We can't assume that even the people closest to us understand the threat privatization schemes pose to all Tennessee public schools. TEA has prepared some simple conversation tips to make it easier to talk with friends and family about these important issues. Proposed privatization bills in the form of radical charter school expansion and "education savings account" vouchers will undermine the foundation of our entire system of public schools.
Radical Charter Expansion
- The administration's proposed bill (HB940/SB796) creates a new state entity focused solely on authorizing charter schools statewide, including the ability to open charter schools over the objection of any local school district. This super authorizer would end the ability of locally elected school boards to make decisions in the best interests of the communities they serve. Every school district is unique and its students have their own unique needs. A statewide charter authorizer cannot possibly understand the needs of every school district across the state. Decisions of this magnitude - opening or closing a charter school - should rest with the locally elected board who best understands the community.
- The opening of a new charter school does not mean the closing of a public school in the same neighborhood. As a result, a new charter school drains resources from the already underfunded neighboring public schools. This forces the public school to cut important positions and programs proven to increase student achievement like school counselors and nurses, art and physical education programs, among others.
- Charter schools in general and in Tennessee have a mixed record. While there are some that function well, others have been abject failures, disrupting students and families by closing mid-year due to financial improprieties or dropping enrollment. State authorized charter schools in the Achievement School District have been especially problematic, using $30 million in additional funding over five years with no gains in performance, while innovative public schools using similar funding show significant gains for students.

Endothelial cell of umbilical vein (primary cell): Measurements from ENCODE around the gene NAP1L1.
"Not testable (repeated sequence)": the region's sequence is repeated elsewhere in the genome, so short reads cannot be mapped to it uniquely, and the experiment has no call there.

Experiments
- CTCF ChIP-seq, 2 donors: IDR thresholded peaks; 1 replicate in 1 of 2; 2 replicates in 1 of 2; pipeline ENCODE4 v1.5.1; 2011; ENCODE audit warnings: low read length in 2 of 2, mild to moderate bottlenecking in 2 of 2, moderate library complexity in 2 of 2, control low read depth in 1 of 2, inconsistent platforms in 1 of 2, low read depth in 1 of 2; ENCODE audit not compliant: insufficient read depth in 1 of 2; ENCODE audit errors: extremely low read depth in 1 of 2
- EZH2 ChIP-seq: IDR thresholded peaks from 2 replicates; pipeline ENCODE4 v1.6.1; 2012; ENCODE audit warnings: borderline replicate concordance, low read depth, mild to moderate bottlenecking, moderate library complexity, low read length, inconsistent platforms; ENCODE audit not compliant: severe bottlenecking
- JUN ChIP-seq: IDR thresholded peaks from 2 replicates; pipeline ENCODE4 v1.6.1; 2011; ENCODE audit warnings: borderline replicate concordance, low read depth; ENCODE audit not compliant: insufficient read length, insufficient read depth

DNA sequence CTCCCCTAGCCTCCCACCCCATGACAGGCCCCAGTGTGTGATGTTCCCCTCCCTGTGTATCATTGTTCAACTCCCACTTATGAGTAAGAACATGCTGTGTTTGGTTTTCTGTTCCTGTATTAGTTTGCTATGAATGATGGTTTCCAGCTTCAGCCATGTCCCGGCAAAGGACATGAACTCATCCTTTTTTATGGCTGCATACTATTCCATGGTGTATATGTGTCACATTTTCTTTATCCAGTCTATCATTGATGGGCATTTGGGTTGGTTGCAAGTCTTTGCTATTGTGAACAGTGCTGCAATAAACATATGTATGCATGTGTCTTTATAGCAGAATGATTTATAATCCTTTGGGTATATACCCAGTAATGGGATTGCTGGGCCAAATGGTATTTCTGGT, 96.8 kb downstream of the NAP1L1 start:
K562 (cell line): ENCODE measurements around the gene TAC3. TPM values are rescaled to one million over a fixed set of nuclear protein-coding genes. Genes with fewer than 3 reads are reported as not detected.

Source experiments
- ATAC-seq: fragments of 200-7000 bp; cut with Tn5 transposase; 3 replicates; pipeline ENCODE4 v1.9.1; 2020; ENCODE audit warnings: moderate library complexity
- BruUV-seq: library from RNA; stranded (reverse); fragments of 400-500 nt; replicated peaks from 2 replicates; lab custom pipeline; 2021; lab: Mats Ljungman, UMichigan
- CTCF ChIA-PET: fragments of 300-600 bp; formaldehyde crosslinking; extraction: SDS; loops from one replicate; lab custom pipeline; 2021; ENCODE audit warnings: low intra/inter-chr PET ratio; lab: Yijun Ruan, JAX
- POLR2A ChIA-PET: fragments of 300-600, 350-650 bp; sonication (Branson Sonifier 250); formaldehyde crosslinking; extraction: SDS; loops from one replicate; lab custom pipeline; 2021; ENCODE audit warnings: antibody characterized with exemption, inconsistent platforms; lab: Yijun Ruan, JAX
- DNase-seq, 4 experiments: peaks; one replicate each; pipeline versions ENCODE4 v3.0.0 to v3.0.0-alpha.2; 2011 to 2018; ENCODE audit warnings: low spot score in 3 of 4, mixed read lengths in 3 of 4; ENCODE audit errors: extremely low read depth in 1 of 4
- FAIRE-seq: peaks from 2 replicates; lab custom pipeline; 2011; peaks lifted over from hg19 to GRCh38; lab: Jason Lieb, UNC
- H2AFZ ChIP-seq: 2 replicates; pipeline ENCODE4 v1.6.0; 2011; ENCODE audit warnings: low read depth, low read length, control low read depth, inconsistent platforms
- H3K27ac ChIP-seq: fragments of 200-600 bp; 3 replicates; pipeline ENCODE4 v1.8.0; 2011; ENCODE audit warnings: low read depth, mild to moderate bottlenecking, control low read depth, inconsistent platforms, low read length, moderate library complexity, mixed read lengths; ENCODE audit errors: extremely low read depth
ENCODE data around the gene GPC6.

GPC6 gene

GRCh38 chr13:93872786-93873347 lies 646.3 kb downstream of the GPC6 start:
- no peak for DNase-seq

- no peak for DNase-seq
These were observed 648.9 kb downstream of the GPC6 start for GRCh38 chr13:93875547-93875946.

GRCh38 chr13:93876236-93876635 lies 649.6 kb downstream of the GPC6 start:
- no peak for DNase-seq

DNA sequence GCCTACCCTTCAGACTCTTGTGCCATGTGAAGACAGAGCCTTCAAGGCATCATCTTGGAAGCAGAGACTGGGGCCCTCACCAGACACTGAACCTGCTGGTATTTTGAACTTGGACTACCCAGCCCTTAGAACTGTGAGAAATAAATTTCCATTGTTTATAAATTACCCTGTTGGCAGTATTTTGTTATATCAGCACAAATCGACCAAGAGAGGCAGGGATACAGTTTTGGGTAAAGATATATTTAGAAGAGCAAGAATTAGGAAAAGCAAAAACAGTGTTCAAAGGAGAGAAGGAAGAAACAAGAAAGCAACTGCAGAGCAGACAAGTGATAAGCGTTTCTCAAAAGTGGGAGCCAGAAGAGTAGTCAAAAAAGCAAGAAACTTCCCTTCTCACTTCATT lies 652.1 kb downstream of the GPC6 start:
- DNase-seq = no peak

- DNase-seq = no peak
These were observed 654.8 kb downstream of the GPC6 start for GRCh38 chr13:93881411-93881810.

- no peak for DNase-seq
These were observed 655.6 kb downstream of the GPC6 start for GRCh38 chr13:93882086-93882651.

Education Savings Account - Vouchers
- ESAs and vouchers don’t work. Research clearly shows voucher students fall behind their peers going to private schools or homeschooling.
- ESAs in other states have experienced a significant amount of fraud and abuse. These states believed they had proper safeguards in place to prevent fraud and abuse, but still lost hundreds of thousands of taxpayer dollars.
- ESAs are not held to the same accountability standards as public schools. Voucher students do not have to take state tests in Social Studies and Science.
- The ESA program is designed for upper income families that already send children to private school. In Arizona, 75 percent of all ESAs are used by the affluent zoned for A or B rated schools. Most vouchers in Indiana now go to affluent families who never intended to send children to public schools.
- Eligibility for the ESA program initially is limited in counties with at least three schools in the bottom 10 percent — but zoning in a bottom 10 percent school is not required.
- Families are eligible at 200 percent of federal poverty guidelines. A two-parent family with two children making more than $90,000 will get taxpayer funding.
- The ESA program will bankrupt school systems or cause local property taxes to rise. Taxpayers do not currently subsidize private school tuition, but as more upper income families take ESAs for their incoming kindergartners who never were going to a public school, a new ongoing cost will shift to local taxpayers for their half of the BEP, more than $70 million in local dollars after three years of the program.
- Appropriation of one-time state dollars to offset recurring BEP costs mean the burden sooner or later will be covered by local taxpayers, or cuts in public schools that serve low-income students will occur.
- Once ESAs are established in other states, they spread to cover all LEAs.